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Polarization reveals more details of M87 black hole

30 Mar 2021

EHT collaboration makes black hole breakthrough, while European astronomy networks merge.

The Event Horizon Telescope (EHT) collaboration, which published the first image of a black hole in April 2019 based on observations collected in 2017, has now studied the polarization data from the same object.

EHT links eight radio telescopes around the world, including the ALMA installation in Chile. Advances in polarimetry techniques can allow images representing the polarization of light to be created from the incoming polarized radio signals.

"Astronomers have obtained a new tool to study the magnetism of a black hole with the direct imaging of the polarization of light," said Kazunori Akiyama from the EHT Imaging Working Group.

"This remarkable feat by the Event Horizon Telescope was truly achieved by years of international efforts to develop the state-of-the-art techniques in every single stage of the complex signal processing, from the telescopes to the images."

The object being studied is the black hole at the center of the M87 galaxy in Virgo, from which an extra-galactic jet has been observed extending from the nucleus and emitting polarized radiation.

As published in two papers from Astrophysical Journal Letters, the new analysis created images from closer to the event horizon of M87 through a combination of EHT data and observations with ALMA. Separate analysis of EHT signals also produced polarimetric images of the emission ring structure further out around M87.

In both cases the polarimetric images help reveal the structure of the magnetic fields around the black hole, since light becomes polarized when emitted in hot regions of space when such fields are present.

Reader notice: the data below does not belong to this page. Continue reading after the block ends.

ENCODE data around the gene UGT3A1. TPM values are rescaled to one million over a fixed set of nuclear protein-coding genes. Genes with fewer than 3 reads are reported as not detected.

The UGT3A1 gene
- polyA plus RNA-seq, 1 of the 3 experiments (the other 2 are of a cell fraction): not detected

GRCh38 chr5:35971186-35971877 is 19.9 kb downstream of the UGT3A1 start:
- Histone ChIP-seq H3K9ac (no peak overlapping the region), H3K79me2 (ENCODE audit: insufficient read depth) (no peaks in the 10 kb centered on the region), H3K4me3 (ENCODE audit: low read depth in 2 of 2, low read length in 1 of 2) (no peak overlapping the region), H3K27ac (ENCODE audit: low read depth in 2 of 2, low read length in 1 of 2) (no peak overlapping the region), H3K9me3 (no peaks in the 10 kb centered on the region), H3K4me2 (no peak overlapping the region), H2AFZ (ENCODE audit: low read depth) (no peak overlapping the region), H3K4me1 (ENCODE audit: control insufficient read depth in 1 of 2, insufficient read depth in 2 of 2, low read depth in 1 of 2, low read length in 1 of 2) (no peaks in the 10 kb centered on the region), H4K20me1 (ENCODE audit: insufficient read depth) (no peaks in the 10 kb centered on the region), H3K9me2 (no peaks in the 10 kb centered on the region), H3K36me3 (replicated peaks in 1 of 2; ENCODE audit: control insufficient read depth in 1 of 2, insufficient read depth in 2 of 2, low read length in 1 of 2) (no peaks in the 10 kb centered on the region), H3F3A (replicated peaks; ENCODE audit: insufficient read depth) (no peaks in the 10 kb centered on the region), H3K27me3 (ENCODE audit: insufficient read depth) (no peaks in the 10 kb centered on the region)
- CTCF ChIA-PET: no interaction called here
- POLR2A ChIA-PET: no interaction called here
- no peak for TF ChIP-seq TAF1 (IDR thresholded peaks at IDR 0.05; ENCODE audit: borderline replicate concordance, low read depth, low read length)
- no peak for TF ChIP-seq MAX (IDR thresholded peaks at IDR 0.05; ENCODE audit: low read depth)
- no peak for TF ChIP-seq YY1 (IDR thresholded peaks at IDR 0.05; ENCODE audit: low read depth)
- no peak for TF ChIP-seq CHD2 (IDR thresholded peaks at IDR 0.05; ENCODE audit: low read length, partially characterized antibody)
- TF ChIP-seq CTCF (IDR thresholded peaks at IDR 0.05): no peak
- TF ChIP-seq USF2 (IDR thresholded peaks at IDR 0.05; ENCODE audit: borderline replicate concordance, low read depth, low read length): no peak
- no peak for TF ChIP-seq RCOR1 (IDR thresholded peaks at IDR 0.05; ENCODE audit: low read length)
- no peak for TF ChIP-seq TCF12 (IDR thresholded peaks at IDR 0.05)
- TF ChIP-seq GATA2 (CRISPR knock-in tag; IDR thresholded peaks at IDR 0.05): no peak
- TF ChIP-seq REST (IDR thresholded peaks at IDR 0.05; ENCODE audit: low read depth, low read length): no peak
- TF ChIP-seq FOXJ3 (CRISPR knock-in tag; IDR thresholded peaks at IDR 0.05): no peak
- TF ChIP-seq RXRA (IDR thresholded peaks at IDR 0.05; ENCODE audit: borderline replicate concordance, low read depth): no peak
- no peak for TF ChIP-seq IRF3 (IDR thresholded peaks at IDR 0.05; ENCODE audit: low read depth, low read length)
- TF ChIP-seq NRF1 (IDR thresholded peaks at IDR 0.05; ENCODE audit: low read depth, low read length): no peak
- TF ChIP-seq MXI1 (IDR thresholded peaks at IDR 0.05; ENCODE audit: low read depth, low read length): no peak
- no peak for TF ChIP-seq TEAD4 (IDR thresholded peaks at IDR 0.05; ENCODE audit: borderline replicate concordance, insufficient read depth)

"This work is a major milestone," said Iván Martí-Vidal from EHT. "The polarization of light carries information that allows us to better understand the physics behind the image we saw in April 2019, which was not possible before."

The polarized light data suggests that the fields at the black hole's edge are strong enough to push back on the hot gas and help it resist gravity's pull, with only the gas that slips through the field spiraling inwards to the event horizon.

"EHT is making rapid advancements, with technological upgrades being done to the network and new observatories being added," said team member Jongho Park. "We expect future EHT observations to reveal more accurately the magnetic field structure around the black hole and to tell us more about the physics of the hot gas in this region."

Europe's largest ground-based astronomy network

In another collaboration between optical and radio astronomy, two groups backed by the European Commission have joined forces and merged to form the Continent's largest collaborative network for ground-based observations.

The existing Opticon group, or the Optical Infrared Coordination Network for Astronomy, was created to foster the academic backbone of Europe's optical near-IR astronomy efforts, in recognition of the fact that national and multi-national agencies such as ESO build upon such research and expertise.

Coordinated by the University of Cambridge, Opticon consists of more than thirty institutions, and its most recent funding was a commitment of €10 million under the EU Horizon2020 research program.

RadioNet, of similar size and financial backing, aims to represent the interests of European radio astronomy and integrate research infrastructure in the sector.

The two groups have been considering a possible merger since November 2020, and the full-scale merging of the networks and their combined 36 partners has now been agreed, with the aim of harmonizing observational methods and tools, and providing access to a wider range of astronomy facilities.

French state research organization CNRS will act as coordinator for the new Opticon-RadioNet Pilot (ORP) network.

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